There was shock among Chiefs fans and across the NFL on Thursday as the team fired general manager John Dorsey.
The Chiefs made the announcement not long after they put out a news release about extending the contract of coach Andy Reid.
Frank Schwab of Yahoo.com wrote: “It’s a surprise considering the Chiefs are coming off a very good season. They went 12-4, won the AFC West and had the No. 2 seed in the AFC playoffs. They lost their playoff opener to the Pittsburgh Steelers, but it was a close game and still was a successful season for Kansas City.
“Reid has always had a major say in personnel, so it will be interesting to see how the Chiefs’ front-office structure looks like going forward without Dorsey, the long-time, respected personnel man.
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“Either way, it’s a major shakeup for an organization that has become one of the NFL’s steadiest over the past four seasons.”
Connor Orr of NFL.com wrote: “While this might seem like an odd time to change direction, the draft often serves as a logical starting and ending point for executives in the front office. This season, the Chiefs surprised many by trading up for Texas Tech quarterback Patrick Mahomes II. Next season, they might be headed in a completely different direction. One thing is for sure — Dorsey will not have to wait long for another opportunity.”
Mike Florio of Pro Football Talk wrote: “Dorsey, who has a year left on his Chiefs deal, can take the year off with pay, stay put in Kansas City, and plan his next move. A respected figure in league circles, he’ll surely find something, somewhere.
“He may end up finding the G.M. job that arguably has more job security than any other, since there’s no one person in Titletown (Green Bay) who can get up on the wrong side of the bed or catch a wild hair and fire the head of the football operation.”
Jon Ledyard of Fanragsports.com wrote: “The decision to move away from Dorsey becomes the latest head-scratcher this offseason for Kansas City, especially since the general manager clearly had the freedom to make an aggressive move for a franchise signal caller, one that you would think the organization would at least want to see the results of before cutting the man responsible loose. Given how glowing (owner Clark) Hunt has spoken this offseason about both Reid and Dorsey, it’s fair to wonder if an unknown recent development put the two sides at an impasse.”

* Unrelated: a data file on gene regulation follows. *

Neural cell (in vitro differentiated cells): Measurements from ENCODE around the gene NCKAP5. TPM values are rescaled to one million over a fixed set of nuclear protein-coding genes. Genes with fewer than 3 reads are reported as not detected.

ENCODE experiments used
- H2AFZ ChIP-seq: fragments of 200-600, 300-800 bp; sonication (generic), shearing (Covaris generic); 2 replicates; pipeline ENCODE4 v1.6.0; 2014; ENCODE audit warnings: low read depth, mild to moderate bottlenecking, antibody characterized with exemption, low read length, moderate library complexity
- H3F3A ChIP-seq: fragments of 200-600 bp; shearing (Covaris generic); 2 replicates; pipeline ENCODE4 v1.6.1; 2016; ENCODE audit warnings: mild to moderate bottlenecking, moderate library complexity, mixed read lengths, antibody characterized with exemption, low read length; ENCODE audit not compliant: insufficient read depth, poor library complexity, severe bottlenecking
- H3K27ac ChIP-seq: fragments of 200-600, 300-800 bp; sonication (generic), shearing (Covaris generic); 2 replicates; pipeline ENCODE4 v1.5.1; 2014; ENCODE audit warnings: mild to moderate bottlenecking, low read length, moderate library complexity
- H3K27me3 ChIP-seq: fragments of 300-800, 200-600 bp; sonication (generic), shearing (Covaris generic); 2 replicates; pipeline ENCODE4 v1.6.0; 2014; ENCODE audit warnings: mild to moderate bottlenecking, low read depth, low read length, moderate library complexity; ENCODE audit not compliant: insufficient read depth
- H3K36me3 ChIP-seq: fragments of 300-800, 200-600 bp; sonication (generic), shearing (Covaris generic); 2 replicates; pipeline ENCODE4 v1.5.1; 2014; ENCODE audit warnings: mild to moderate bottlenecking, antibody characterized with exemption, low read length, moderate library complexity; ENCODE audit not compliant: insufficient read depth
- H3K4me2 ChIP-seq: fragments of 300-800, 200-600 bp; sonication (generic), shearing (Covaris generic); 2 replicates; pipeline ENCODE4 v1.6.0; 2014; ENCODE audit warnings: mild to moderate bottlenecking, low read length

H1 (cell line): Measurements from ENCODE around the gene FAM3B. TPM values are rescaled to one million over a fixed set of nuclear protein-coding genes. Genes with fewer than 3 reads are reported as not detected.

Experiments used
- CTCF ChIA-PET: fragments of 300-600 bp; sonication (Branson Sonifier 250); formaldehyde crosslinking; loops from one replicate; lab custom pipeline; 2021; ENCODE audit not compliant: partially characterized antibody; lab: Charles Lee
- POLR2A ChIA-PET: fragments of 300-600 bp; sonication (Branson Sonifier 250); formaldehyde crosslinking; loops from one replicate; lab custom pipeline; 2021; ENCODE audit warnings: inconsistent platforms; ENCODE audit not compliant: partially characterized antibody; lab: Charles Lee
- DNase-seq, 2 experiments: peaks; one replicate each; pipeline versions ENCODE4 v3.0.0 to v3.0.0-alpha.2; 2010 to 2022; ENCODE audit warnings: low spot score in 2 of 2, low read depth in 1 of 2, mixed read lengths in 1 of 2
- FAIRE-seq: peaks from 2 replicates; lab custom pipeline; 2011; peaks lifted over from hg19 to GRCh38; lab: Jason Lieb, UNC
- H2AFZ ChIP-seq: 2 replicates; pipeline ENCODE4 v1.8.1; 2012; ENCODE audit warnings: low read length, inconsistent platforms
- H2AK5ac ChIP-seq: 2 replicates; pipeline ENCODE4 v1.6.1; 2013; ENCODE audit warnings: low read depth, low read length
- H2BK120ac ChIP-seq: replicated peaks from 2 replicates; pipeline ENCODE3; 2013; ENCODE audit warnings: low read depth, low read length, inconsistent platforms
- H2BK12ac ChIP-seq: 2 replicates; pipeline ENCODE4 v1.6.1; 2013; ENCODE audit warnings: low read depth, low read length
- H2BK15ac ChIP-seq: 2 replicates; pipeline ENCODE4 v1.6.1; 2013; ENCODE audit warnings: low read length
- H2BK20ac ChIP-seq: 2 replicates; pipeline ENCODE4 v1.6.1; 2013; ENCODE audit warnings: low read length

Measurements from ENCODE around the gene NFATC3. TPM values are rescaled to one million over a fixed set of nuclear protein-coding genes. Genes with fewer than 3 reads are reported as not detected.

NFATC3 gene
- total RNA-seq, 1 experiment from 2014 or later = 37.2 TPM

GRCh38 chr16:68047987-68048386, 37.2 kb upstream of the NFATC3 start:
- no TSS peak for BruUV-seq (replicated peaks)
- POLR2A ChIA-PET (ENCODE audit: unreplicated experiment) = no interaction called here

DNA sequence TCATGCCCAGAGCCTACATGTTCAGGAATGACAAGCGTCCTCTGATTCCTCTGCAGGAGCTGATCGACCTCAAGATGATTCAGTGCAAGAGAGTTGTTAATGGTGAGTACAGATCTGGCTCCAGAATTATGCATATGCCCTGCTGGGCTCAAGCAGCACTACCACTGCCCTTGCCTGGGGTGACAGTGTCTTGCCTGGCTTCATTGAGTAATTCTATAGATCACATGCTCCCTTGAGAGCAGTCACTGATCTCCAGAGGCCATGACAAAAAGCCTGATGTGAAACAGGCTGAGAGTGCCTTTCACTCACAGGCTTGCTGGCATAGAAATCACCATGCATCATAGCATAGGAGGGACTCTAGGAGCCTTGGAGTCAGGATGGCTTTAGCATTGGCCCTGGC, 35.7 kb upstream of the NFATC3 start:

Here are some of the reactions from people on Twitter:
Mike McCartney, an agent who is a former NFL pro scouting director, tweeted: “#Chiefs fired John Dorsey. Haven’t been this blown away by a move in my 26 years in the NFL. WOW!”
He later added: “If anyone has ever questioned that Scouts and Front Office personnel are considered 2nd class to Coaches, see #Cavs and #Chiefs”
Ian Rapoport of NFL.com wrote: “There are few news stories I can remember generating as many stunned, dumbfounded reactions as John Dorsey being out in KC. Very respected”
ESPN’s Adam Schefter wrote: “Chiefs had quietest, tumultuous off-season of any team: cut Charles and Maclin, traded up for QB, fired high-ups a month ago, now fired GM.”
Tom Pelissero of USA Today tweeted: “Among issues I’ve heard #Chiefs brass had with John Dorsey: Didn’t get some big deals done early (e.g. Houston, Berry). Cost them more later”
He also wrote: “That’s not uncommon, though. Dorsey’s a scout at heart and a highly respected one. People around NFL, including close to Dorsey, are stunned”
Gregg Rosenthal of NFL.com wrote: “The Dorsey move is so surprising because he and Reid executed a textbook franchise overhaul last 4 years”
Dane Brugler of NFLDraftScout wrote: “John Dorsey is a top-10 GM in the NFL. If he’s not safe, no one is. I’ve learned more about front office football from him than anyone else.”
The Ringer’s Kevin Clark wrote: “If you’re a GM with soft job security, you do not like that John Dorsey is now available.”
And: “In March I thought the Chiefs were a 2017 Super Bowl contender. Every move they’ve made since then has dispelled that notion.”
And also: “John Dorsey was one of the best in the game at evaluating pure athleticism. That is a pretty useful thing to be good at in the modern NFL.”